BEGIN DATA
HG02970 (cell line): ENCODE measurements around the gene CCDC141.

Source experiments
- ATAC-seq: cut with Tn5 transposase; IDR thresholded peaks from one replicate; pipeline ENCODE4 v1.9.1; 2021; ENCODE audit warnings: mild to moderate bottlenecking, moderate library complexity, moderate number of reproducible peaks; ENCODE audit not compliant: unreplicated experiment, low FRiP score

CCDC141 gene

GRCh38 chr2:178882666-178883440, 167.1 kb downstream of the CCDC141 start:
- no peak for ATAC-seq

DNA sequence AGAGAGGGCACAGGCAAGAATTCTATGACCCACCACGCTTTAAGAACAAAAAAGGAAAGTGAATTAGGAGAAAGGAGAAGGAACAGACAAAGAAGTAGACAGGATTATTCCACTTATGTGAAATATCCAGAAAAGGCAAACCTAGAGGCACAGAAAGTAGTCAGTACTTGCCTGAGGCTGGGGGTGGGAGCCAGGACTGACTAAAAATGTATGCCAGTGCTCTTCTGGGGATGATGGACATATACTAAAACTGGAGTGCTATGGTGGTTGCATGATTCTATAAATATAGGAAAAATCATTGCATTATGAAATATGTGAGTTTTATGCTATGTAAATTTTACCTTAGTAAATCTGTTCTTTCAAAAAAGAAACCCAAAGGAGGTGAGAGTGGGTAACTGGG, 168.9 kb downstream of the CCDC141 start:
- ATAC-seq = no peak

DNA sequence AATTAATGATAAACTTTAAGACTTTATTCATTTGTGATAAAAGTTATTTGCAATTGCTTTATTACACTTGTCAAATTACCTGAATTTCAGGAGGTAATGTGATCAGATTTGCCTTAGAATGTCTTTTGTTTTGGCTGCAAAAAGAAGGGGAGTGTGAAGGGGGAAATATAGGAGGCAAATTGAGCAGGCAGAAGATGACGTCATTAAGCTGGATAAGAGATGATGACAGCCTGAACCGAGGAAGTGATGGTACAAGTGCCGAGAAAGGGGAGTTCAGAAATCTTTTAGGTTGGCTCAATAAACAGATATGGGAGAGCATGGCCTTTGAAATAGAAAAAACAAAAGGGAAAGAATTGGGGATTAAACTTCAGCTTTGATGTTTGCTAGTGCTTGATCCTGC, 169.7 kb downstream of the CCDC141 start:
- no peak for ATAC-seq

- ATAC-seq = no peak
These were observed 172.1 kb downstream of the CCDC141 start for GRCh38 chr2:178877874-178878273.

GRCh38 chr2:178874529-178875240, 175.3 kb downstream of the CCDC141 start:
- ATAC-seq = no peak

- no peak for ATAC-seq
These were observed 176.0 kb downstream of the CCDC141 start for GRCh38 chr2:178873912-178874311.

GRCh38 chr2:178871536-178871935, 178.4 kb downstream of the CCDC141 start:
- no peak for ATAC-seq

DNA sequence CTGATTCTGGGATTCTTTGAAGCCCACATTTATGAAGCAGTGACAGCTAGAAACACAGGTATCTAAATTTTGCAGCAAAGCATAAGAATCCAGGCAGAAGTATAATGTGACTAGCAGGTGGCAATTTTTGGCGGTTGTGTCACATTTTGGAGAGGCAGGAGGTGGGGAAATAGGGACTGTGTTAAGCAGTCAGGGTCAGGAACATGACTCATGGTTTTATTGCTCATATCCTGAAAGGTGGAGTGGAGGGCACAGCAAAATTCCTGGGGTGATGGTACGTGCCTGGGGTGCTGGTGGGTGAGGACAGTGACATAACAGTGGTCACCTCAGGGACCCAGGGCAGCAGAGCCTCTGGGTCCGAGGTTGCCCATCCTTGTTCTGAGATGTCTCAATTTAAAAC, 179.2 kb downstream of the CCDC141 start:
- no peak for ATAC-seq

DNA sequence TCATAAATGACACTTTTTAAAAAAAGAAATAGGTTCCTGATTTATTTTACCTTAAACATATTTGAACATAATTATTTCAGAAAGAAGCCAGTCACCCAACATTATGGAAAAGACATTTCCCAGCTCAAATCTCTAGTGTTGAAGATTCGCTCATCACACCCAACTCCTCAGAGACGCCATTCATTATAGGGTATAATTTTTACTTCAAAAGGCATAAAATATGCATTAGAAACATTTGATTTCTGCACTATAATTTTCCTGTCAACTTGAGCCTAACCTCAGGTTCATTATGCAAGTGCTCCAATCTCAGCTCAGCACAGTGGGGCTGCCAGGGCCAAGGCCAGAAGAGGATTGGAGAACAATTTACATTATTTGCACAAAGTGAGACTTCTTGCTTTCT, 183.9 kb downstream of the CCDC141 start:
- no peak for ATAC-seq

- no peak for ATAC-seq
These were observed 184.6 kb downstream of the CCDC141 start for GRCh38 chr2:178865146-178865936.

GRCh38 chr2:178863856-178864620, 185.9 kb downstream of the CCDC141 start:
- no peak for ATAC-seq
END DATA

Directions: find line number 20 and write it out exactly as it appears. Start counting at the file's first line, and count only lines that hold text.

- no peak for ATAC-seq